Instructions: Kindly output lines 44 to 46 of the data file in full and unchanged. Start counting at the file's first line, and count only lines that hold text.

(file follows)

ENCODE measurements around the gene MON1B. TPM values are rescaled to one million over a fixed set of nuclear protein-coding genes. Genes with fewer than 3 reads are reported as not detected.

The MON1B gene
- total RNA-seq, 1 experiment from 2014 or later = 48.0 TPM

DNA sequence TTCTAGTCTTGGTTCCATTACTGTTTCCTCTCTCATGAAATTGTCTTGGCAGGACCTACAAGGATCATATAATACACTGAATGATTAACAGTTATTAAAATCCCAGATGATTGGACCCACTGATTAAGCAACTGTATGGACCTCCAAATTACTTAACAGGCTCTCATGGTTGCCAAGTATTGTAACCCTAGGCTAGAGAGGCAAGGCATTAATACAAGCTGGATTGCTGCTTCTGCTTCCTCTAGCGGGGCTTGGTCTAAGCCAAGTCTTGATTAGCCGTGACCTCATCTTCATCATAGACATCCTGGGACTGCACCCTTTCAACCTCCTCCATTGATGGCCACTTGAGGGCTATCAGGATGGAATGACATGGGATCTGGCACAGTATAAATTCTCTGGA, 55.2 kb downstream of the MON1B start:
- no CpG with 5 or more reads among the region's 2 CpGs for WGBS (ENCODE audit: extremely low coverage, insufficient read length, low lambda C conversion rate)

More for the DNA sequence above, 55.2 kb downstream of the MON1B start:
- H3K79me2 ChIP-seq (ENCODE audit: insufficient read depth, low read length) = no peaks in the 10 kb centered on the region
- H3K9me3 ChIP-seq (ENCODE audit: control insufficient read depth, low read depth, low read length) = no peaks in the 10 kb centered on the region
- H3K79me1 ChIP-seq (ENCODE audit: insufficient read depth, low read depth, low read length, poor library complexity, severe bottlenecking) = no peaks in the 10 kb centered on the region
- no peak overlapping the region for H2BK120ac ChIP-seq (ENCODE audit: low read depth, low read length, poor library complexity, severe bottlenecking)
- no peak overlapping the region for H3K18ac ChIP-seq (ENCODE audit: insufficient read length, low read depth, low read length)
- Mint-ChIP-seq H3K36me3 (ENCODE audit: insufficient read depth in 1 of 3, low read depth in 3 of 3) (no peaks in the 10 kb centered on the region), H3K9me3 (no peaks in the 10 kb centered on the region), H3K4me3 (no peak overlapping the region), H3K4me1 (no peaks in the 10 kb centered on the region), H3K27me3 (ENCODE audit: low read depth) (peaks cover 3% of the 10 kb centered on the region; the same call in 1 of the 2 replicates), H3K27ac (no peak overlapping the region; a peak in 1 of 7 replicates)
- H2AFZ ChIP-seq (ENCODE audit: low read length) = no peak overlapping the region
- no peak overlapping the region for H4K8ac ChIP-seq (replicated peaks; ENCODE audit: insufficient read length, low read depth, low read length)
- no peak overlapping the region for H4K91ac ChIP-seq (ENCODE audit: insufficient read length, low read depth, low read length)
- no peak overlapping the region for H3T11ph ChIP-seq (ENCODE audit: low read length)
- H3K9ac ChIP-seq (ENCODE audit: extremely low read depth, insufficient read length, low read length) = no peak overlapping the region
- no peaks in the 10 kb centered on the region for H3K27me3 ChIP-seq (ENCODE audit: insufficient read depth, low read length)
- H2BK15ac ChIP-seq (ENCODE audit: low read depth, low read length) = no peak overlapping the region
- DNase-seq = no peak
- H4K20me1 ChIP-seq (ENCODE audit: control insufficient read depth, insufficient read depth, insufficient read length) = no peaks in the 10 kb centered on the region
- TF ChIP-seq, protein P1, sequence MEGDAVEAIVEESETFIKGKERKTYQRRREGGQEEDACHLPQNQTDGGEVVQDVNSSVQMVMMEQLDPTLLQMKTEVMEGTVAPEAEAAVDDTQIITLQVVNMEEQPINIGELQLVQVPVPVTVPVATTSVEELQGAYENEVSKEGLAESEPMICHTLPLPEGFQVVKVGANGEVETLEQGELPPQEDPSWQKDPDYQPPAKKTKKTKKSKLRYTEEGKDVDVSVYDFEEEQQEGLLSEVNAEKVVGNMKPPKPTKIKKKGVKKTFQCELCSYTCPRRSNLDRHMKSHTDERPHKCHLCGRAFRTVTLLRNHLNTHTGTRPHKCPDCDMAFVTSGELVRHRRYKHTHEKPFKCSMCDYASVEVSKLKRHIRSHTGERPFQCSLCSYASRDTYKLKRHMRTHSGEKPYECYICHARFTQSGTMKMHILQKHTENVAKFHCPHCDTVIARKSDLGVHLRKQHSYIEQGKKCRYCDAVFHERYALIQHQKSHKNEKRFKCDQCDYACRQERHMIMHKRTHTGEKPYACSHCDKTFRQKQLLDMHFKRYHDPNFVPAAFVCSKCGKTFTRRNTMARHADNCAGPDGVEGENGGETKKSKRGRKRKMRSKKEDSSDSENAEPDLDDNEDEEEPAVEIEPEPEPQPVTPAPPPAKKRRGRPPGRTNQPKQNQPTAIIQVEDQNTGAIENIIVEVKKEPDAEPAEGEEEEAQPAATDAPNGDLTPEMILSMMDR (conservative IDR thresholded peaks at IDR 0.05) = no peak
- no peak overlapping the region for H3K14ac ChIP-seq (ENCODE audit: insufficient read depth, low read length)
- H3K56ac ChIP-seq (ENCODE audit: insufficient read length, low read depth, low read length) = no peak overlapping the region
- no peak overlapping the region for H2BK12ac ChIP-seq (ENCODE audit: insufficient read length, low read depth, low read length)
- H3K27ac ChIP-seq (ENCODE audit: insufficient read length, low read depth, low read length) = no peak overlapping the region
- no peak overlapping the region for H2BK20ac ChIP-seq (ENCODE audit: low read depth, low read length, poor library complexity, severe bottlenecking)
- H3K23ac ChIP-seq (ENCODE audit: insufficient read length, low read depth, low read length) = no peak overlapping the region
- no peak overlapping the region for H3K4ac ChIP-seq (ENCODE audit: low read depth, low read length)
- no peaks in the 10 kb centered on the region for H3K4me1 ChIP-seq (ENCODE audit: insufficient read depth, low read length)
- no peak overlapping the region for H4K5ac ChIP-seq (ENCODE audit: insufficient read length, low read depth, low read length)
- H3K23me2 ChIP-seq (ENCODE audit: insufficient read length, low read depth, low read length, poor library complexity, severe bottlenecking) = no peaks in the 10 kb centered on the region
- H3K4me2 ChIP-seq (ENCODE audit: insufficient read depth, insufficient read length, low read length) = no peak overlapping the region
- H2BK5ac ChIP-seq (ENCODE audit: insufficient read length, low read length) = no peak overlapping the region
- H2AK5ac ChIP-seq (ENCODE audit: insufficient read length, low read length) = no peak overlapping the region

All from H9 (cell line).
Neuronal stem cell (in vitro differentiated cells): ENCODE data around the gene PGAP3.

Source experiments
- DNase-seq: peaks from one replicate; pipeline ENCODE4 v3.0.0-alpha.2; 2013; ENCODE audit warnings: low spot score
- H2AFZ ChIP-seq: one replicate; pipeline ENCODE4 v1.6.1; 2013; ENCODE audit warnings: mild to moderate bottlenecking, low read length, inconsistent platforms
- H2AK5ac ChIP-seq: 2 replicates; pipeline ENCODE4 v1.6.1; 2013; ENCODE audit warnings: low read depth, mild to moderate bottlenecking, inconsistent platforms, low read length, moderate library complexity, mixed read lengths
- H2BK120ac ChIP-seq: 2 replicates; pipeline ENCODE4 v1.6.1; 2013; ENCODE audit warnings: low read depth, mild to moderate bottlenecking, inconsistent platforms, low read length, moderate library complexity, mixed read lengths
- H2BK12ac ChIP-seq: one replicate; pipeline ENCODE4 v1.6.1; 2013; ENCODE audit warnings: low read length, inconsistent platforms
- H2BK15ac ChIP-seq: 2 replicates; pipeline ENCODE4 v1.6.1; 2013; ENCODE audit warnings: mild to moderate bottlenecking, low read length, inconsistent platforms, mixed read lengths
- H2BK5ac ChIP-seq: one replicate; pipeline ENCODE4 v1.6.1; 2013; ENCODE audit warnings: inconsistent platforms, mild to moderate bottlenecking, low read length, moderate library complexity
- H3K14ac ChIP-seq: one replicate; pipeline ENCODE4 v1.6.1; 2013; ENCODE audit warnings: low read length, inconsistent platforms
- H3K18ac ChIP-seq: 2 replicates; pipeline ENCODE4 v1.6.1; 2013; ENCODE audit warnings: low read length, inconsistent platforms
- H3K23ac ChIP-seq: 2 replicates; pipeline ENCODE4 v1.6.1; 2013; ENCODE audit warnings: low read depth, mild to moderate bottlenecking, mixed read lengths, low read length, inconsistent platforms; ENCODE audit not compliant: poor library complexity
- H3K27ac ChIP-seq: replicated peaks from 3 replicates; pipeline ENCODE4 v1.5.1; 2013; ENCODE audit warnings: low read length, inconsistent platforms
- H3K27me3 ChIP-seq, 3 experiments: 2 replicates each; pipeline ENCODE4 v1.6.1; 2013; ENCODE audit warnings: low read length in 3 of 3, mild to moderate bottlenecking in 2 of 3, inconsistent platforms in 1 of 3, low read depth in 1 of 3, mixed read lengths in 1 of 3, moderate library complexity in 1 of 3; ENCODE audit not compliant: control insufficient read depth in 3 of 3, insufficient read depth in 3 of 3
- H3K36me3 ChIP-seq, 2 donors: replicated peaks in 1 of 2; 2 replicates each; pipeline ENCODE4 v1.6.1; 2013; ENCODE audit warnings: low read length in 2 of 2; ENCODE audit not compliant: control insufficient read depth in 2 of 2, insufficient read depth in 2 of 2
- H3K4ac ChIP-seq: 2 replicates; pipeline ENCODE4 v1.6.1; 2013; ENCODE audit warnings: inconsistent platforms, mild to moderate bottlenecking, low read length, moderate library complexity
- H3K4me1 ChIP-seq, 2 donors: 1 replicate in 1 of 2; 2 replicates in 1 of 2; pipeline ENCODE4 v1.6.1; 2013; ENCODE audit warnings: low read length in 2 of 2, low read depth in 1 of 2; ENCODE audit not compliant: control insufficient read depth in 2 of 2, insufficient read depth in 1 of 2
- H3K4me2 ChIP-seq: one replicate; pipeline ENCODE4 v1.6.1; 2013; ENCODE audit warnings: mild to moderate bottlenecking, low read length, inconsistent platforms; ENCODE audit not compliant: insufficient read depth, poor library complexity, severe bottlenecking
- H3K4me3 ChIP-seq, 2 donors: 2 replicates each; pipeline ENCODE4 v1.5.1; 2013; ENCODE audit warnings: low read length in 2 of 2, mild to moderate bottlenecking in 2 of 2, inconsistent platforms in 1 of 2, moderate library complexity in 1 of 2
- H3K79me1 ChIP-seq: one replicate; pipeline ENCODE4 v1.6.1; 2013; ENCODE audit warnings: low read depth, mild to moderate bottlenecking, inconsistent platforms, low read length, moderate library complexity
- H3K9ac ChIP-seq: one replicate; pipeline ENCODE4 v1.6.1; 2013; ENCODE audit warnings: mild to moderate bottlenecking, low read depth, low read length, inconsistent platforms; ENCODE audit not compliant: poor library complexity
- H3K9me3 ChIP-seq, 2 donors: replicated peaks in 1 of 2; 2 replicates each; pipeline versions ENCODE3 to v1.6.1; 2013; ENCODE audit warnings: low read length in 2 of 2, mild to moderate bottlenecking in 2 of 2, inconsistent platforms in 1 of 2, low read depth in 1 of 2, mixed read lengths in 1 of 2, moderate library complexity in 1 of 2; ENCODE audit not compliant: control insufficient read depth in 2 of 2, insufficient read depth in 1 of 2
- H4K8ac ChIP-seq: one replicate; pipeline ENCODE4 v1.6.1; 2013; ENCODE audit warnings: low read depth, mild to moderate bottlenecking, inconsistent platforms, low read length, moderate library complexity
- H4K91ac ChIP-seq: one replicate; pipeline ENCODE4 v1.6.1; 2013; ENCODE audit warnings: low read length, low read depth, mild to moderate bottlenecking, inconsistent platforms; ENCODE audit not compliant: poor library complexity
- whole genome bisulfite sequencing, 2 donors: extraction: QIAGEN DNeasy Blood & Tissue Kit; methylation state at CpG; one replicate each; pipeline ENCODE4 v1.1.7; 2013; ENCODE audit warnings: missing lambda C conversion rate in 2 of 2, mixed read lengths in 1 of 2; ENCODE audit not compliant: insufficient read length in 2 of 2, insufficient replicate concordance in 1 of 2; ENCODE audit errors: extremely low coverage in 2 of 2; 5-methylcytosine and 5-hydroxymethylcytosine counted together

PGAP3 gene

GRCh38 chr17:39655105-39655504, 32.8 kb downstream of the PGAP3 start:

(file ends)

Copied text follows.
- H2BK15ac ChIP-seq: 2 replicates; pipeline ENCODE4 v1.6.1; 2013; ENCODE audit warnings: mild to moderate bottlenecking, low read length, inconsistent platforms, mixed read lengths
- H2BK5ac ChIP-seq: one replicate; pipeline ENCODE4 v1.6.1; 2013; ENCODE audit warnings: inconsistent platforms, mild to moderate bottlenecking, low read length, moderate library complexity
- H3K14ac ChIP-seq: one replicate; pipeline ENCODE4 v1.6.1; 2013; ENCODE audit warnings: low read length, inconsistent platforms